Brothers on a Hotel Bed

I’m a few days late on this one, but it’s never the wrong time to learn about the fascinating mating habits of turkeys. They don’t call them wild turkeys for nothin’.

You know that saying “It takes two to tango”? Well, in their case it takes three, four, or five.

File:Male north american turkey supersaturated.jpg

Male north american turkey (Meleagris gallopavo) – Wiki Commons

No, no, no – not in that sense.

Mating systems where males form large groups to attract females are called leks, which means ‘play’ in Swedish . Many bird species form leks, in which the males competitively display their stuff to get female attention. Meanwhile, the female wanders from male to male to judge them before making her final pick.

The thing about leks is that they are competitive. Males of most organisms engage in competition of some kind to win the girl. Which is why something like this rhinoceros beetle is equipped with such fabulous weaponry.

But in turkeys, within the larger, competitive leks, are smaller coalitions of two to four males that cooperate with one another. These unique display partnerships in which males cooperatively court females are found in only a few species of birds.

What’s even weirder is that only one of the males (the dominant) actually gets to mate with the female that the group attracts. The other male or males, the subordinates, get no reproduction at all. Nothing. Zilch. Nada. This is akin to Batman getting all the ladies and Robin helping for no other reason than to help Batman get all the ladies. Rather strange, isn’t it?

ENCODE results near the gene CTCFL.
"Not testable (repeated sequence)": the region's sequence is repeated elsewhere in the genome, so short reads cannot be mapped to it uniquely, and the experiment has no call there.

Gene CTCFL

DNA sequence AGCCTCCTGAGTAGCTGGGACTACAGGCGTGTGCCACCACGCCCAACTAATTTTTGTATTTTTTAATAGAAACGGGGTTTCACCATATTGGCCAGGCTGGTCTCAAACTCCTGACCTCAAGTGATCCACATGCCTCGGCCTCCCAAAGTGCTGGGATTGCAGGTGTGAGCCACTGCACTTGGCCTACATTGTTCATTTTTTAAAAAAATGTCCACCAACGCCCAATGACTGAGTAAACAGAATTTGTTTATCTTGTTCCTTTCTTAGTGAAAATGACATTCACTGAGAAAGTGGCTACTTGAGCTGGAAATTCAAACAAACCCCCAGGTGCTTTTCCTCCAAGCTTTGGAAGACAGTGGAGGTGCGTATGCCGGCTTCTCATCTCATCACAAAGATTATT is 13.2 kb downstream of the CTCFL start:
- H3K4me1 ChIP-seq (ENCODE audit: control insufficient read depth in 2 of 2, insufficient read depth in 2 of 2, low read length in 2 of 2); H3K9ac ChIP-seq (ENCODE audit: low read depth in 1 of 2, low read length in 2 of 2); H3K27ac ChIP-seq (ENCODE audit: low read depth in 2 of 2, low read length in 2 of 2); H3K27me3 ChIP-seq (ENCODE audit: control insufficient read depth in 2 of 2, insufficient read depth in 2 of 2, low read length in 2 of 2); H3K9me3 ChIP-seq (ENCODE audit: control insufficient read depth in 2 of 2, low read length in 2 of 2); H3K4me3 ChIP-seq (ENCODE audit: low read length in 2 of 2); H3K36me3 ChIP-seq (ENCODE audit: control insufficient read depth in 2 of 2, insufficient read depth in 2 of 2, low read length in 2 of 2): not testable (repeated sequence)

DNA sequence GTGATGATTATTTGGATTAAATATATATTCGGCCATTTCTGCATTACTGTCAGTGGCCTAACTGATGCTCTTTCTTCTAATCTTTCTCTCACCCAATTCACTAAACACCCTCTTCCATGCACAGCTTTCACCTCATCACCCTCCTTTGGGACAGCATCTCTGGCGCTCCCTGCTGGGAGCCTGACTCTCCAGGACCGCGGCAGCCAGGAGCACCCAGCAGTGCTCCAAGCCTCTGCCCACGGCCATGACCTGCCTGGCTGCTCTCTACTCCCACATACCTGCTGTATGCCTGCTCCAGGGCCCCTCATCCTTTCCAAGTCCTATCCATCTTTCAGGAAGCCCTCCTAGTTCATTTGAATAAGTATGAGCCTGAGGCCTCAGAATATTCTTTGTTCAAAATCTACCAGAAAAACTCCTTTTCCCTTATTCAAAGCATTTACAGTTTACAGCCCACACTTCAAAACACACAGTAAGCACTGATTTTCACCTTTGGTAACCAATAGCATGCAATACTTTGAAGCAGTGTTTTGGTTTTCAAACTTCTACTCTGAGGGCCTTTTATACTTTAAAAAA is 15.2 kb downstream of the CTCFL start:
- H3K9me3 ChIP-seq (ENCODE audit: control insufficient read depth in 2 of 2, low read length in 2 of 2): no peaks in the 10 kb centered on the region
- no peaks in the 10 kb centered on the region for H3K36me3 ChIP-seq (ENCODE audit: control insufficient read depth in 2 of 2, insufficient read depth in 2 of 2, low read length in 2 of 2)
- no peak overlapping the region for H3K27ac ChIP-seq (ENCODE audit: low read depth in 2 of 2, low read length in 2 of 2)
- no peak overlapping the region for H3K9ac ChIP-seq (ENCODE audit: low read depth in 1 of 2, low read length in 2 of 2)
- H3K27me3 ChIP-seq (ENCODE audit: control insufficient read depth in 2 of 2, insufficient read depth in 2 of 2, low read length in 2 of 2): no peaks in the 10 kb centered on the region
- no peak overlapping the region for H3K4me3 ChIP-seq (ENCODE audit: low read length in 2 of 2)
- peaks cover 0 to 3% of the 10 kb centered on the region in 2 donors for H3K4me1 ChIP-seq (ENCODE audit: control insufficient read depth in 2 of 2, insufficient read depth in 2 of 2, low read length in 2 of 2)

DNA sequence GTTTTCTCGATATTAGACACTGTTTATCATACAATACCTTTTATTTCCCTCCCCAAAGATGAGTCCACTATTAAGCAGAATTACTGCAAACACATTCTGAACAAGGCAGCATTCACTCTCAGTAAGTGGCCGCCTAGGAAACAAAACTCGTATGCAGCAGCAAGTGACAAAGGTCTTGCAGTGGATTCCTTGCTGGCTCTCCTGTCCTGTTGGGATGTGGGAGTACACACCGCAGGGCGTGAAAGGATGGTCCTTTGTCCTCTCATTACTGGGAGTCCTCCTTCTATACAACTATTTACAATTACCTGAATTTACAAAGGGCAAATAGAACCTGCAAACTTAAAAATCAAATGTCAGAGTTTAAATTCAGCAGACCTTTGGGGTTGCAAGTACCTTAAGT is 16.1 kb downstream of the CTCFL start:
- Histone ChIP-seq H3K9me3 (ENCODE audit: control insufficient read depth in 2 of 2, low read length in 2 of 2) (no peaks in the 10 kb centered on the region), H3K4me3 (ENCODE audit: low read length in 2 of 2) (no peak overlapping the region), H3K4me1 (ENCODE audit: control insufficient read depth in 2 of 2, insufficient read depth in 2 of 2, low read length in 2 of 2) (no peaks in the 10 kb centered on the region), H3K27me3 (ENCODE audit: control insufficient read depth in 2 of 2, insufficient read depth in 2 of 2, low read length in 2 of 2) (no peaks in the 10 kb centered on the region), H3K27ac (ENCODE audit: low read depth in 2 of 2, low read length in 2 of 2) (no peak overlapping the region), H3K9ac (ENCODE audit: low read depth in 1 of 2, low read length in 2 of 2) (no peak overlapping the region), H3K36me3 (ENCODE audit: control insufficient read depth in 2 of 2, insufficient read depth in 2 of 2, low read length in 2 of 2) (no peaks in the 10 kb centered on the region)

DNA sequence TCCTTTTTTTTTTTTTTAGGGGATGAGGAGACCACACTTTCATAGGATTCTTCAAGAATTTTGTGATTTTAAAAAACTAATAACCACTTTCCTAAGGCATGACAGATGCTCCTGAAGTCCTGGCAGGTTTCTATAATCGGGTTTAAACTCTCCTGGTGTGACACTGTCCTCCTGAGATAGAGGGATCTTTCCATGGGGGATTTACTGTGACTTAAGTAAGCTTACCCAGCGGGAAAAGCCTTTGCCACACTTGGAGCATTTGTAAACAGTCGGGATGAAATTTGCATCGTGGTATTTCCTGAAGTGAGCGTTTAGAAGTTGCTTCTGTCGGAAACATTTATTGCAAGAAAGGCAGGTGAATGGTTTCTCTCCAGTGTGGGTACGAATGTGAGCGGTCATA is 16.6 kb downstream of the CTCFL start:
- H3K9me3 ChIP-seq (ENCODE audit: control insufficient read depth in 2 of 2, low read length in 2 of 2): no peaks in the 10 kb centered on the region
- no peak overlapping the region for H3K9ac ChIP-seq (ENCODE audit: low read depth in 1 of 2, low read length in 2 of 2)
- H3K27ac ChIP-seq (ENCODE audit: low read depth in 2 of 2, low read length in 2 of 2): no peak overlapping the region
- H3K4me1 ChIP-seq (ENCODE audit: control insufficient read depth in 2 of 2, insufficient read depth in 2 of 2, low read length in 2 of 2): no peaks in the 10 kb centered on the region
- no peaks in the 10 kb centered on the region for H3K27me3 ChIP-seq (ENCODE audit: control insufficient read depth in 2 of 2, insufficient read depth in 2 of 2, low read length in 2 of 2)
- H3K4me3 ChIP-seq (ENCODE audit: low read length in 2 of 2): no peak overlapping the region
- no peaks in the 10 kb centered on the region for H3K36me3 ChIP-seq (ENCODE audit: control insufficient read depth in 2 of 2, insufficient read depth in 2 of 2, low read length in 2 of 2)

So why would these subordinate males engage in such altruism, benefiting another at a cost to itself?

Further investigation by Alan Krakauer (then a PhD student) revealed that these duos or groups are formed by close relatives, often brothers. So while it seems that the subordinates are getting nothing for their efforts, they are actually indirectly benefiting by helping out a close relative.

Both of them gain by cooperating. The dominant does better with the subordinate’s help. Likewise, the subordinate does better as a back-up strutter rather than trying to strut his stuff all by himself. Most important of all is that the benefits for helping outweigh the costs.

This famous saying by J.B.S. Haldane gets at the heart of the matter: “Would I lay down my life to save my brother? No, but I would to save two brothers or eight cousins.”

In other words, you share roughly 50% of your genes with your siblings, so saving two of them is equal to saving yourself, who you are 100% related to. Similarly, you share roughly 12.5% of your genes with your cousins, so eight of them equals 100% of you. All this to say, the number of genes you share with your relatives matters.

And in the case of the turkeys, subordinate males gain no direct benefit (i.e. having offspring of their own) by helping, but they do gain indirect benefits by helping their close relatives have offspring. This is called kin selection, and it provides us with an explanation for such altruistic acts as cooperative male display in turkeys.

Now, if we could just figure out what’s in it for Robin.

You can read the original work on turkey courtship displays here and a popular press story about it here.

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